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Volume 73, issue 4
Geogr. Helv., 73, 335-345, 2018
https://doi.org/10.5194/gh-73-335-2018
© Author(s) 2018. This work is distributed under
the Creative Commons Attribution 3.0 License.

Special issue: The trouble with forest: definitions, boundaries and values

Geogr. Helv., 73, 335-345, 2018
https://doi.org/10.5194/gh-73-335-2018
© Author(s) 2018. This work is distributed under
the Creative Commons Attribution 3.0 License.

Standard article 19 Nov 2018

Standard article | 19 Nov 2018

What forest is in the light of people's perceptions and values: socio-cultural forest monitoring in Switzerland

Jacqueline Frick1, Nicole Bauer2, Eike von Lindern3, and Marcel Hunziker2 Jacqueline Frick et al.
  • 1Zurich University of Applied Sciences, Wädenswil, 8820, Switzerland
  • 2Swiss Federal Research Institute WSL, Birmensdorf, 8903, Switzerland
  • 3Dialog N – Research and Communication for People, Environment and Nature, Uster, 8610, Switzerland

Abstract. Forest is an important element of Swiss landscape, with about 30% of the country covered by it, forming a finely structured patchwork together with water bodies, agricultural land and settlements. It is highly valued by residents as part of their everyday living and recreational environment. The aim of this paper is to provide knowledge about how residents perceive and value forests and what their dominant preferences are. The data were collected through the Socio-cultural Forest Monitoring (WaMos). In this survey, 3022 persons responded by telephone interview or online survey. Respondents were well informed about forest issues, especially about recreation, animals and protection from natural hazards. Nevertheless, functions such as wood production, air quality and biodiversity were rated as even more important than recreational functions. Mixed forests and multisensory experiences were preferred, whereas wilderness was only moderately approved of. Respondents did not much appreciate sports and fun infrastructure, but valued infrastructure for contemplative and social activities and for education about forest issues.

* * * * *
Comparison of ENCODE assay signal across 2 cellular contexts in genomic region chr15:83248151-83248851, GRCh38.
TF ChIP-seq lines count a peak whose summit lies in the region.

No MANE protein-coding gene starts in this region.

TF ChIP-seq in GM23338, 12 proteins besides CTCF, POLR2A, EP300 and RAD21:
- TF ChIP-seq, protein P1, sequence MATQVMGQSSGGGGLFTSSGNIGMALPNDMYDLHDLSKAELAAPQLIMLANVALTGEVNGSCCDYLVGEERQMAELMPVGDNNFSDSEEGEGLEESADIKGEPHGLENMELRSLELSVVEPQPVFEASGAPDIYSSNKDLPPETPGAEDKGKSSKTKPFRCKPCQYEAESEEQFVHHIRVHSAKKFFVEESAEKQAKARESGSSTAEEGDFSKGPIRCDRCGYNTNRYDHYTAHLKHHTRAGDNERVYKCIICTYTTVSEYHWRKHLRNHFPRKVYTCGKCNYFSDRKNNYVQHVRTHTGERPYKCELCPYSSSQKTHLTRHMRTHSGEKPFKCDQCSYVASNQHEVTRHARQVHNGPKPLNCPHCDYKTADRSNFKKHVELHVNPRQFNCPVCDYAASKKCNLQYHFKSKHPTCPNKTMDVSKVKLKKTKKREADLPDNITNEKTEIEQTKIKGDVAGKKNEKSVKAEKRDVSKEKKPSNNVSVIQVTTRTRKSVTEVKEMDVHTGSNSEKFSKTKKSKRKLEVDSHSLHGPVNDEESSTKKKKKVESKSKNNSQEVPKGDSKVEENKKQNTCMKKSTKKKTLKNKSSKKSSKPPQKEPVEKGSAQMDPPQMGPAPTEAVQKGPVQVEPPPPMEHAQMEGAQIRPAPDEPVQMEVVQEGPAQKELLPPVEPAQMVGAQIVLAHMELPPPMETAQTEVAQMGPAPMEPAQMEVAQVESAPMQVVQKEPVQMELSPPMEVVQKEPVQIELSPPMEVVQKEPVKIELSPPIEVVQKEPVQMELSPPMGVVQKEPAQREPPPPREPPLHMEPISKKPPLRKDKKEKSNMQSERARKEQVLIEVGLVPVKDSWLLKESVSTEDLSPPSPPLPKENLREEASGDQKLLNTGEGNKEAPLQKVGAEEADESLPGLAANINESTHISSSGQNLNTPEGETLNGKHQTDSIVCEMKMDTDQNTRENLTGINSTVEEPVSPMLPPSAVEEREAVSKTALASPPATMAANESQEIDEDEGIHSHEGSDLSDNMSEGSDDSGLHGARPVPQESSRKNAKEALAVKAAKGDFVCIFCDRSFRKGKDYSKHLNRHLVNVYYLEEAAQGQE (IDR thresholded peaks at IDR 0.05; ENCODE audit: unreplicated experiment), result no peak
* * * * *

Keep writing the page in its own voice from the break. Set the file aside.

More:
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This paper is about residents’ perceptions, evaluations, and preferences regarding forests, 3022 residents completed the Swiss Socio-cultural Forest Monitoring (WaMos). Respondents were well informed about forest issues. Forest functions such as wood production, air quality, and biodiversity were rated as more important than recreation. Mixed forests and multi-sensory experiences were preferred; wilderness was only moderately approved of.
This paper is about residents’ perceptions, evaluations, and preferences regarding forests,...
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